A Text-Messaging Program May Help Surgeons Tailor Opioid Prescriptions to Patient Needs

    Using an automated text-messaging system that regularly checked in with patients on their pain and opioid use, researchers from the Perelman School of Medicine at the University of Pennsylvania found that more than half of the opioid tablets prescribed for patients who had undergone orthopaedic or urologic procedures went unused.

    The researchers also found that most opioids are taken within the first few days following a procedure and may not be necessary to manage pain in the week following the procedure.

    Their study was published by JAMA Network Open.

    “Through simple text messaging, we highlight a method which gives clinicians the information they need to reduce prescribing and manage pain,” said co-lead author Anish Agarwal, MD, a clinical innovation manager in the Penn Medicine Center for Digital Health and an assistant professor of emergency medicine.

    “We found that more than 60% of the opioid tablets prescribed went unused, which tracks with the team’s preliminary studies. We can begin to use these data in multiple ways. One approach would be to look at trends in patient-reported use and tailor future prescribing to meet the anticipated pain for the majority of patients undergoing a specific procedure.”

    In response to the opioid crisis, using text messaging to keep track of how many prescriptions drugs patients actually take after a procedure – and to potentially right-size the amount prescribed – is relatively new but growing in popularity. The traditional ways that clinicians track their patients’ opioid use could use a boost.

    “Right now, care teams rely heavily on patient recall, which they may not be able to remember in detail; phone calls, which require a lot of effort in making the calls; or tracking from the health system ordering, which does not provide information from the patients themselves about how much they are using, and how much pain they are in,” said co-lead author Daniel Lee, MD, an assistant professor of urology.

    “So with these older methods, either the data we are getting could be inaccurate, or the way we get the data is not scalable for an entire health system.”

    Using automated text messaging systems, then, provides the opportunity for large-scale, near-real-time polling of patients. But as an emerging method, it requires study.

    With that in mind, the research team set out to test the text messaging system. Over a span of several months in 2019, they enrolled more than 900 patients – approximately 45% of those eligible – who had undergone common orthopaedic and urologic procedures, ranging from knee arthroscopy to hand fracture fixation and vasectomies to prostatectomies. participated in the study. About 80% were orthopaedic patients and just under 20% had urologic procedures.

    Participants were asked to rate their pain on a scale of 0 to 10, as well as if they felt able to manage that pain on the fourth day following their procedure. Subsequent texts went out on days 7, 14, and 21 to measure the change over time. Each text also inquired about opioid tablet use, which was matched to their initial prescription.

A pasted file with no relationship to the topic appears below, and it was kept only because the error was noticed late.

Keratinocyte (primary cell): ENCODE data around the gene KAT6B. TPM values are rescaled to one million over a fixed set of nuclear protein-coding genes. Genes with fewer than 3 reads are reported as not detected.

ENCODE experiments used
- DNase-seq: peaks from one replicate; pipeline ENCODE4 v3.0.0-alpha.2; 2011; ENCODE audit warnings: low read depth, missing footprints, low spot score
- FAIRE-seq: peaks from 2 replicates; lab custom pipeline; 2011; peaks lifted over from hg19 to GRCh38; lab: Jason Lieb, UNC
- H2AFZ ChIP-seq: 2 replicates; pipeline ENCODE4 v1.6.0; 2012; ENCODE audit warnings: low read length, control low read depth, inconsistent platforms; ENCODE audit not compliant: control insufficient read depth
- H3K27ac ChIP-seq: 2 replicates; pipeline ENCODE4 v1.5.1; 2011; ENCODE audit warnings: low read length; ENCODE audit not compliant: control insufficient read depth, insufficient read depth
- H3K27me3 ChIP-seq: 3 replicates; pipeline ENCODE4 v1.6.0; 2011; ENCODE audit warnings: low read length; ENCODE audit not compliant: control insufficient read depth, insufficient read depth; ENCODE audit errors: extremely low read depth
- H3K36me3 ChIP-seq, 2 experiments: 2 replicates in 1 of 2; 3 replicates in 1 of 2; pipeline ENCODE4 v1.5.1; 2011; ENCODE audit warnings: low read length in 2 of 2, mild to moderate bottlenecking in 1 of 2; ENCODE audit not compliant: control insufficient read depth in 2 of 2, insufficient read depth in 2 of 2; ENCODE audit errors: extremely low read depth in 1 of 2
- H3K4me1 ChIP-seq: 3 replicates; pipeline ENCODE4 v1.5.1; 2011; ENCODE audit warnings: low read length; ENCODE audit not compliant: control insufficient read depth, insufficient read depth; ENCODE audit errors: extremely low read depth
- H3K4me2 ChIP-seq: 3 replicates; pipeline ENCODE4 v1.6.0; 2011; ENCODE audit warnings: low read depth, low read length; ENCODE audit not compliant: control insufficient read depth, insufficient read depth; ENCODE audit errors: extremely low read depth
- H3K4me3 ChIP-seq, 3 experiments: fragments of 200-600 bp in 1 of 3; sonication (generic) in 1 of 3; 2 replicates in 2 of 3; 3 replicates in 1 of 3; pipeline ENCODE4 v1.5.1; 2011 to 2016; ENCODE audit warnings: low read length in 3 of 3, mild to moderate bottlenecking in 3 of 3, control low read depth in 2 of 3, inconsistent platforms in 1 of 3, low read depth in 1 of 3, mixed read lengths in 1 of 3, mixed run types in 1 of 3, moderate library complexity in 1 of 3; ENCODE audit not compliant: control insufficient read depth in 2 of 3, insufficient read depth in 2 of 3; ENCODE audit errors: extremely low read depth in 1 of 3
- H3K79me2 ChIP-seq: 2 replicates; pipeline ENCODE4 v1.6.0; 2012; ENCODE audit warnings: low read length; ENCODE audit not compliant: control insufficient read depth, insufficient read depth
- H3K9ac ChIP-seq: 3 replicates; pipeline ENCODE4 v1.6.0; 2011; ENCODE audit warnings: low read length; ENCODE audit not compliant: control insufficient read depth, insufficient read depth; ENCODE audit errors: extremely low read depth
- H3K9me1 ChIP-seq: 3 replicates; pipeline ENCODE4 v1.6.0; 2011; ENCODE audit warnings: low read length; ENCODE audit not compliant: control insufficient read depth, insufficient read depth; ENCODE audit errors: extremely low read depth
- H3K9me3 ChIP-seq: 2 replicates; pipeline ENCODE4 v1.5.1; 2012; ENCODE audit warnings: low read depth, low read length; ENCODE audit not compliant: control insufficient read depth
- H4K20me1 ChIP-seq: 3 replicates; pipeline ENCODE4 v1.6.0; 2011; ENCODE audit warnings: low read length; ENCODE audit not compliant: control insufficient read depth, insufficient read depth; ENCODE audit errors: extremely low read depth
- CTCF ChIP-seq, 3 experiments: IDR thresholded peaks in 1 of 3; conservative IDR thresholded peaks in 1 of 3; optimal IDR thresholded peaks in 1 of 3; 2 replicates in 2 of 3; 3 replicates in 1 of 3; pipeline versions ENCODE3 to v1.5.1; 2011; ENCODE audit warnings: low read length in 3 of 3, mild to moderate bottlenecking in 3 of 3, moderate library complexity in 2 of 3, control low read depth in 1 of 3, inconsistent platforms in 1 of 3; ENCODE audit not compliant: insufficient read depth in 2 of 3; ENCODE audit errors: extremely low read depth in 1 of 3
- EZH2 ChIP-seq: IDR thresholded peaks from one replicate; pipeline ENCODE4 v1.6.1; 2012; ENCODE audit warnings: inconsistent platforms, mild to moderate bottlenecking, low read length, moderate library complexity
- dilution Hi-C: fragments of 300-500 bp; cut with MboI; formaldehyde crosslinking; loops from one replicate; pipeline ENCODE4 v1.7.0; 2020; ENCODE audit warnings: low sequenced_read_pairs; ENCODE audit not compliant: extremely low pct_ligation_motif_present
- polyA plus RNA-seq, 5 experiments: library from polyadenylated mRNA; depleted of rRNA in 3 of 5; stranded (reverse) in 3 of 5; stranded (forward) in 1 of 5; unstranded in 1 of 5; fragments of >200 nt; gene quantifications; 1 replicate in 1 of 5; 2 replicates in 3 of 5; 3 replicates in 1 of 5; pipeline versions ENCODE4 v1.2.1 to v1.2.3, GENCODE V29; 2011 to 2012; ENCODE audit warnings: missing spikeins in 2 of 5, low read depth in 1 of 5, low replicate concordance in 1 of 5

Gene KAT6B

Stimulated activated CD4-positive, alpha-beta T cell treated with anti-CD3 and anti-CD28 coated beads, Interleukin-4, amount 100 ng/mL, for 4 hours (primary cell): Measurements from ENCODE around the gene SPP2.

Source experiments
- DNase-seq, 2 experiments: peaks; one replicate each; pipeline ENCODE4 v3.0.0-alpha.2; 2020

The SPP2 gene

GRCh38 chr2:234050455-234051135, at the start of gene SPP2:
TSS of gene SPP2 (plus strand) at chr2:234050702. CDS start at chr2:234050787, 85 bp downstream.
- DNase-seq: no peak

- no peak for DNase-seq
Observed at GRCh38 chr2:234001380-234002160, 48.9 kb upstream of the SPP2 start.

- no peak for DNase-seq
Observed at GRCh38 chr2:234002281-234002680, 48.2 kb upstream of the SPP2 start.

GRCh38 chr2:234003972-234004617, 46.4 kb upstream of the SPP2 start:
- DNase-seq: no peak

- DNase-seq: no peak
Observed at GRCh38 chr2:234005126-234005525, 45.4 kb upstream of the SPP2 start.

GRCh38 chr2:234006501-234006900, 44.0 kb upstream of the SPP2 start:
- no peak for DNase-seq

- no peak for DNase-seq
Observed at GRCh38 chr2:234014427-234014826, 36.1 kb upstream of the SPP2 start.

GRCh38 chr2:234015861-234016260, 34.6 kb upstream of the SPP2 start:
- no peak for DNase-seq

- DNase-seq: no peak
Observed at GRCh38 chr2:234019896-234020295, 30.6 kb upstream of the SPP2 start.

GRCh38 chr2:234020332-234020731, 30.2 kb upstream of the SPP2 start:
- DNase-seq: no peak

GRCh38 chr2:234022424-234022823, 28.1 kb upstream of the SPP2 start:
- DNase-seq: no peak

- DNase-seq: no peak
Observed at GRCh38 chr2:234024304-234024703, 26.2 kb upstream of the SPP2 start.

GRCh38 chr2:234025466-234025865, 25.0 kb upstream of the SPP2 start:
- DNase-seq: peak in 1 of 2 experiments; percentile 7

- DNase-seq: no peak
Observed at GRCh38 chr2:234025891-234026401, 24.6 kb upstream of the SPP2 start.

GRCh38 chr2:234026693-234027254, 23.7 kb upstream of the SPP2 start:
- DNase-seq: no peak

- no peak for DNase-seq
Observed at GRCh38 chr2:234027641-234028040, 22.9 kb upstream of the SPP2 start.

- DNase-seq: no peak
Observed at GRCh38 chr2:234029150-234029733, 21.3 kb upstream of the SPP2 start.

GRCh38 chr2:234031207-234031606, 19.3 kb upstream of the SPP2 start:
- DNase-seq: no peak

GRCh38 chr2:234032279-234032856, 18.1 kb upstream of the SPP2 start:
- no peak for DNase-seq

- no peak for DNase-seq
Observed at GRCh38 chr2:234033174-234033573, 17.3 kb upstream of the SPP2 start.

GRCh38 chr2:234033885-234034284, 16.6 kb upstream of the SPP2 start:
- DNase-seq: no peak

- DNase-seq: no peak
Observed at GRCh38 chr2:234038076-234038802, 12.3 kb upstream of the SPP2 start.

As time went on, the text messages showed that the average pain scores fell among orthopaedic and urologic patients. At the same time, the ability to manage pain increased, according to patients, which seemed to be accomplished with fewer and fewer opioid pills, the study showed, and certainly far fewer than were prescribed. By day 7, most patients had actually stopped taking tablets (the average patient in the study took 0 tablets by day 7).

    The average orthopaedic surgery patient took 6 opioid tablets across the entire study period but had been prescribed 20. Among urology patients, 1 tablet was the average amount used, compared with 7 prescribed. The study showed that, across the board, 64% of patients did not use even half of their prescription, and only 21% of orthopaedic surgery patients and 11% of urology patients needed a refill a month out from their procedure.

    “Having data on our prescription of opioids and the amount that was unused is eye-opening,” said Eric Hume, MD, Director of Quality and Safety in the Department of Orthopaedic Surgery, an associate professor of orthopaedic surgery, and a senior fellow in the Leonard Davis Institute of Health Economics. “This is so much more powerful and engaging than a generic message to reduce prescribing without an eye toward patient needs.”

    The team believes that knowing the difference between prescription rates and use, along with finding this reliable way to measure that difference, will be a game-changer in pain management for surgical procedures.

    “The potential to translate these findings to tailor postoperative prescribing to patient needs and change national practice is high,” said M. Kit Delgado, MD, MS, an assistant professor of emergency medicine and epidemiology and co-chair of the Penn Medicine Opioid Task Force.

    “This study has national implications, as it shows that patients only take a fraction of the amounts that we know are prescribed on average across the country. Previously we showed the median amount of opioid pills prescribed to be 40 tablets for knee arthroscopy and 20 tablets for prostate or bladder resections.

    “We are in the process of rolling this automated text messaging platform to additional surgical groups within the health system and will continue to share [what we learn] to guide practice on a broader scale.”


    Agarwal AK, Lee D, Ali Z, et al. Patient-reported opioid consumption and pain intensity after common orthopedic and urologic surgical procedures with use of an automated text messaging system. JAMA Netw Open. 2021;4(3):e213243. doi:10.1001/jamanetworkopen.2021.3243.